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Thread: 7 severed fingers reattached through microsurgery

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    Default 7 severed fingers reattached through microsurgery

    7 severed fingers reattached through microsurgery


    16 Apr 2009, 1651 hrs IST, PTI

    COIMBATORE: A printing press operator in Sivakasi in Tamil Nadu got a new lease of life, when his seven severed fingers were reattached through a 14-hour microsurgery at a city hospital.

    The 30-year-old operator, Rajaram was brought to the Ganga Medical Centre and Hospital on March 26, after his hands got caught while working on a paper-cutting machine accidentally and the fingers got severed, Dr S Raja Sabapathy, director and surgeon of the Hospital, said in a release here today.

    He was immediately bought here from Sivakasi, a distance of over 300 km from here, on the advice of a surgeon from Madurai. The severed fingers were packed properly and also brought along with the patient, he said.

    The surgery started around 6pm, on Rajaram's arrival and completed at 8am the next day, under local anesthesia, Sabapathy said.

    The surgery involved joining 33 blood vessels, each of about one millimeter in diameter, 14 nerves, 14 tendons and seven bones. The index, middle, ring and little fingers of the left and the index, middle and ring fingers of the right hand were reattached. The tip of the left thumb was badly damaged, Sabapathy said.

    Rajaram has now been discharged and would undergo physiotherapy for a few months and the pins which hold the bone would be removed in about four weeks after the bones unite, Sabapathy said.

    'The injury happened 325 km away and Rajaram took eight hours to come to the hospital. Still the hospital managed to put all the fingers back and give him a chance of normal life,' Sabapathy said.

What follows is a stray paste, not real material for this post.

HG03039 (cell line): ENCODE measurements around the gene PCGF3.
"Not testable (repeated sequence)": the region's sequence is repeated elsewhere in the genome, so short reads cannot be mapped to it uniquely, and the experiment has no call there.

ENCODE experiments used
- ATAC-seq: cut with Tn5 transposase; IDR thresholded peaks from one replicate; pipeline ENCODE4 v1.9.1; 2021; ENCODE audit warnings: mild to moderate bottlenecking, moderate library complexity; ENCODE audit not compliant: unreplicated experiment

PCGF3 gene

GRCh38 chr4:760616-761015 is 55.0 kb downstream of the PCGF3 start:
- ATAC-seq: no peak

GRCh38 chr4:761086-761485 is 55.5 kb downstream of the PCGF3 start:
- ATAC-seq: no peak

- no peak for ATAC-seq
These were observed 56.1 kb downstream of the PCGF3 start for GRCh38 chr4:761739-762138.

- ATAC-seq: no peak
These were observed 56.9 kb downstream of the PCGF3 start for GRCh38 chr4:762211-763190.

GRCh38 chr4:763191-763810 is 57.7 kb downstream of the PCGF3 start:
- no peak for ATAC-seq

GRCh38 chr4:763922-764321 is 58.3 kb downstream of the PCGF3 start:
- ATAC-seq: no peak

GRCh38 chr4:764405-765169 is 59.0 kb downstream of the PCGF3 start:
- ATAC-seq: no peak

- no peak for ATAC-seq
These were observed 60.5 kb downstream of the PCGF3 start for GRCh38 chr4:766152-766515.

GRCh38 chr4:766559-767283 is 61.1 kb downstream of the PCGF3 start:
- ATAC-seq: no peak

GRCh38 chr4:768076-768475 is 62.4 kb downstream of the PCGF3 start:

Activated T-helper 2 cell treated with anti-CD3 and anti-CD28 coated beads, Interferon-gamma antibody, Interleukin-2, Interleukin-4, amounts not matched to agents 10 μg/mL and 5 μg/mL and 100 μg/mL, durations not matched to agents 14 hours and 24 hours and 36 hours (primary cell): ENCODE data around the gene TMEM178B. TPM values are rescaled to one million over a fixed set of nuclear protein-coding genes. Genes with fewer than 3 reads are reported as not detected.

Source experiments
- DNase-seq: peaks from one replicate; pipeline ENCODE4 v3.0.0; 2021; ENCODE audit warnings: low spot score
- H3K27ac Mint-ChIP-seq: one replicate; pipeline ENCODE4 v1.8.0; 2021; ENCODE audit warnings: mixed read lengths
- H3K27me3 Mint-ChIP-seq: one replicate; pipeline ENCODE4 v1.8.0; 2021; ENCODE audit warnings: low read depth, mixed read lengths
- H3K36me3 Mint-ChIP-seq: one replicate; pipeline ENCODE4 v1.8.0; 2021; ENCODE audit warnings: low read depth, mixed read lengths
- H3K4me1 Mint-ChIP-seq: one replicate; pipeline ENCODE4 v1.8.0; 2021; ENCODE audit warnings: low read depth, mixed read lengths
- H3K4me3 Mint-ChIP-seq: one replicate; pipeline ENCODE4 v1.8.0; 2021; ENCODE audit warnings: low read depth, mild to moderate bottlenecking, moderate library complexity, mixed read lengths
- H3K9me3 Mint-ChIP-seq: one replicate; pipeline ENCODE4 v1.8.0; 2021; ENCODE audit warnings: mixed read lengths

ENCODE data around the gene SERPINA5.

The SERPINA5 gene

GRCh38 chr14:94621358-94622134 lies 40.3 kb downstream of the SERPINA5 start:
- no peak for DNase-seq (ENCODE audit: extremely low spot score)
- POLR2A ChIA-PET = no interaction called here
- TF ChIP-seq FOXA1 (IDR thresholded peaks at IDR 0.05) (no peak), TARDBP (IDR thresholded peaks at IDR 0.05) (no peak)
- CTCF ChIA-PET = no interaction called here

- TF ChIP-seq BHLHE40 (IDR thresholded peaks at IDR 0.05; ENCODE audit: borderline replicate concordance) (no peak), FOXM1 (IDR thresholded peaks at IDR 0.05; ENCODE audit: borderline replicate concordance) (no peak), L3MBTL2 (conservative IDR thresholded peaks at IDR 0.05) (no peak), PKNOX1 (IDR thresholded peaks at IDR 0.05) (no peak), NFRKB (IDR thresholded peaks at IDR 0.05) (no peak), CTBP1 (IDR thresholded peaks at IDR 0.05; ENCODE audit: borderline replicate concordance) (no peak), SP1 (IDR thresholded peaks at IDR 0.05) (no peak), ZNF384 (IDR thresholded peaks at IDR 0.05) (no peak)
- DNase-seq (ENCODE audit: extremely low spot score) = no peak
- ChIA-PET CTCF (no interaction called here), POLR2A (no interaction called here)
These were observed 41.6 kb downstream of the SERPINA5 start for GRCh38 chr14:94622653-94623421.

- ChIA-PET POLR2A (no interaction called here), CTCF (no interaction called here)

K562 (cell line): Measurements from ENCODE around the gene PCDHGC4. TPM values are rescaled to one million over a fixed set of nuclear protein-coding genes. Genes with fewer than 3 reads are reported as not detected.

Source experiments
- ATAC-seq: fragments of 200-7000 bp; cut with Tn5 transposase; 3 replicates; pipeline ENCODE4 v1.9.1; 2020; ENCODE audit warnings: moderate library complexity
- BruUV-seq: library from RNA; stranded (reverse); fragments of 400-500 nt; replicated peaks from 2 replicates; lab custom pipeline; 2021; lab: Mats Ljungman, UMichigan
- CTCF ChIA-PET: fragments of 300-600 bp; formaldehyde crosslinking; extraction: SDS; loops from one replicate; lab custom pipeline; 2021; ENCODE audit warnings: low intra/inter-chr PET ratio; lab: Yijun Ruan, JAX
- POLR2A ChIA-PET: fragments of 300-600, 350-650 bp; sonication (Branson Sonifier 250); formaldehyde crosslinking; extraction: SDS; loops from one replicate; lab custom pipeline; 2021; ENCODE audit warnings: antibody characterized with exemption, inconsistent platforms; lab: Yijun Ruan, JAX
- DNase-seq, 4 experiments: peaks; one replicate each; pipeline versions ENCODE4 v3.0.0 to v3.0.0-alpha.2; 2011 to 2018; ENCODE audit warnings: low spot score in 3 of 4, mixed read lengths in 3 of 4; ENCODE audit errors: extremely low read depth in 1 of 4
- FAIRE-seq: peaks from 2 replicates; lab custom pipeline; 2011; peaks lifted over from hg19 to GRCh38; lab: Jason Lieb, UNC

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    Osteoporosis drug can mend hard-to-heal elderly fractures


    15 Apr 2009, 2032 hrs IST, ANI




    WASHINGTON: A drug commonly used to treat severe osteoporosis can mend hard-to-heal broken bones of elderly patients at a rate typically seen when they were young kids, say researchers.

    The study led by Dr J. Edward Puzas, who heads orthopaedic bone research at the University of Rochester Medical Centre showed that the drug teriparatide, or Forteo can significantly boost our bodies' bone stem cell production.
    The researchers may have discovered a new, in-the-body stem cell therapy that can jumpstart the body's natural healing process in bones.

    In the study involving 145 patients who had an unhealed bone fracture, the researchers found that 93 percent showed significant healing and pain control after being on teriparatide for only eight to 12 weeks.
    "In many people, as they get older, their skeleton loses the ability to heal fractures and repair itself," said Puzas.

    "With careful application of teriparatide, we believe we've found a way to turn back the clock on fracture healing through a simple, in-body stem cell therapy," Puzas added.

    Dr Susan V. Bukata, medical director of the Center for Bone Health at the University of Rochester Medical Center Bukata revealed that elderly confined to nursing homes or require additional medical attention because of non-healing fractures might be able to live an independent life.

    The impetus for the research began in Bukata's clinic, where she saw painful bone fractures in osteoporotic patients quickly heal within a few months of taking teriparatide.

    "I had patients with severe osteoporosis, in tremendous pain from multiple fractures throughout their spine and pelvis, who I would put on teriparatide," said Bukata.

    "When they would come back for their follow-up visits three months later, it was amazing to see not just the significant healing in their fractures, but to realize they were pain-free - a new and welcome experience for many of these patients," she added.

    When a fracture occurs, a bone becomes unstable and can move back and forth creating a painful phenomenon known as micromotion. As the bone begins healing it must progress through specific, well-defined stages.

    First, osteoclasts - cells that can break down bone - clean up any fragments or debris produced during the break. Next, a layer of cartilage - called a callus - forms around the fracture that ultimately calcifies, preventing the bony ends from moving, providing relief from the significant pain brought on by micromotion.

    Only after the callus is calcified do the bone forming cells - osteoblasts - begin their work. They replace the cartilage with true bone, and eventually reform the fracture to match the shape and structure of the bone into what it was before the break.

    According to Puzas, teriparatide significantly speeds up fracture healing by changing the behaviours and number of the cartilage and the bone stem cells involved in the process.

    "Teriparatide dramatically stimulates the bone's stem cells into action. As a result, the callus forms quicker and stronger," said Puzas.

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